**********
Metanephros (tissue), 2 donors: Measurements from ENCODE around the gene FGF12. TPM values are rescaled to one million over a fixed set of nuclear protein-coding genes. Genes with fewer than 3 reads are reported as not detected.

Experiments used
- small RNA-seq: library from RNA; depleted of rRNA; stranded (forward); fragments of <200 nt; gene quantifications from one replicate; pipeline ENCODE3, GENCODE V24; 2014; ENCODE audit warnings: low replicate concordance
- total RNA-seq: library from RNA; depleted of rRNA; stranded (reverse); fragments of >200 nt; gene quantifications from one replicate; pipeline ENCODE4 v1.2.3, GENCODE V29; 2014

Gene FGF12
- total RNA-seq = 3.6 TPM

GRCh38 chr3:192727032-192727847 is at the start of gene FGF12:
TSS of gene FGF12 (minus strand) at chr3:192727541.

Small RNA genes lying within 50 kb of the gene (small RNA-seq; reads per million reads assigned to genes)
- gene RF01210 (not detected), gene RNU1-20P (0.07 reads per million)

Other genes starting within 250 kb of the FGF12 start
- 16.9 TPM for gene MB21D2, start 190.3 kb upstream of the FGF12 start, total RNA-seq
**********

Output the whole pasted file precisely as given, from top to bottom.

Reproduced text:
Metanephros (tissue), 2 donors: Measurements from ENCODE around the gene FGF12. TPM values are rescaled to one million over a fixed set of nuclear protein-coding genes. Genes with fewer than 3 reads are reported as not detected.

Experiments used
- small RNA-seq: library from RNA; depleted of rRNA; stranded (forward); fragments of <200 nt; gene quantifications from one replicate; pipeline ENCODE3, GENCODE V24; 2014; ENCODE audit warnings: low replicate concordance
- total RNA-seq: library from RNA; depleted of rRNA; stranded (reverse); fragments of >200 nt; gene quantifications from one replicate; pipeline ENCODE4 v1.2.3, GENCODE V29; 2014

Gene FGF12
- total RNA-seq = 3.6 TPM

GRCh38 chr3:192727032-192727847 is at the start of gene FGF12:
TSS of gene FGF12 (minus strand) at chr3:192727541.

Small RNA genes lying within 50 kb of the gene (small RNA-seq; reads per million reads assigned to genes)
- gene RF01210 (not detected), gene RNU1-20P (0.07 reads per million)

Other genes starting within 250 kb of the FGF12 start
- 16.9 TPM for gene MB21D2, start 190.3 kb upstream of the FGF12 start, total RNA-seq